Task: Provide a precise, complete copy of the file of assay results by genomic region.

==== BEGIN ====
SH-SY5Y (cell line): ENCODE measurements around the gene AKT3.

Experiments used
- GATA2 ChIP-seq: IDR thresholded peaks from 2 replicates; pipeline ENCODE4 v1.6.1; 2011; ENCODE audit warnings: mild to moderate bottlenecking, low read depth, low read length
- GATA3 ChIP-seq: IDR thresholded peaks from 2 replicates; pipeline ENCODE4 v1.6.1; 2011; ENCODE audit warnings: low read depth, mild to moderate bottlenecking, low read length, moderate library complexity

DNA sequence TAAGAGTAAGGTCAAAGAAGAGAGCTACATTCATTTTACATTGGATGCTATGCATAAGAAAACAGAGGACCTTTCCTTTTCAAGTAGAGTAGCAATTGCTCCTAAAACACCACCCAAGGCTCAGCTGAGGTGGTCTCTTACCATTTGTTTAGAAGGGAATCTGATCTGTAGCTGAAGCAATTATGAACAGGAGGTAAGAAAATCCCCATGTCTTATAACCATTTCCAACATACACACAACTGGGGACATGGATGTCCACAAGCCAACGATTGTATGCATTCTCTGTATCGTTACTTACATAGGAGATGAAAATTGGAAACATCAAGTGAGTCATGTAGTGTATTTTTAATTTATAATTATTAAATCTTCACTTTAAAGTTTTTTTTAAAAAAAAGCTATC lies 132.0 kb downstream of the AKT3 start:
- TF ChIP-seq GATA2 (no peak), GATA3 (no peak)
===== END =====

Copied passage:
SH-SY5Y (cell line): ENCODE measurements around the gene AKT3.

Experiments used
- GATA2 ChIP-seq: IDR thresholded peaks from 2 replicates; pipeline ENCODE4 v1.6.1; 2011; ENCODE audit warnings: mild to moderate bottlenecking, low read depth, low read length
- GATA3 ChIP-seq: IDR thresholded peaks from 2 replicates; pipeline ENCODE4 v1.6.1; 2011; ENCODE audit warnings: low read depth, mild to moderate bottlenecking, low read length, moderate library complexity

DNA sequence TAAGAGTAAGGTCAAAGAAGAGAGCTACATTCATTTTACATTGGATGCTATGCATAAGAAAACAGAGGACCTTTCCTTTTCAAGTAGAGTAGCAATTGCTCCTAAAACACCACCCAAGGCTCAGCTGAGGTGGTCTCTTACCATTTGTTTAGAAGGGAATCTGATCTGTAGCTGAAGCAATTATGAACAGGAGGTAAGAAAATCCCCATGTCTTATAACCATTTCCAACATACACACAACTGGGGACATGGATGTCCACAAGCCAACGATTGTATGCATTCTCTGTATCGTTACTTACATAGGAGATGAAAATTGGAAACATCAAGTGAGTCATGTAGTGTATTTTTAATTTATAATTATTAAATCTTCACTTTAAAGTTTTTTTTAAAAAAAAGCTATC lies 132.0 kb downstream of the AKT3 start:
- TF ChIP-seq GATA2 (no peak), GATA3 (no peak)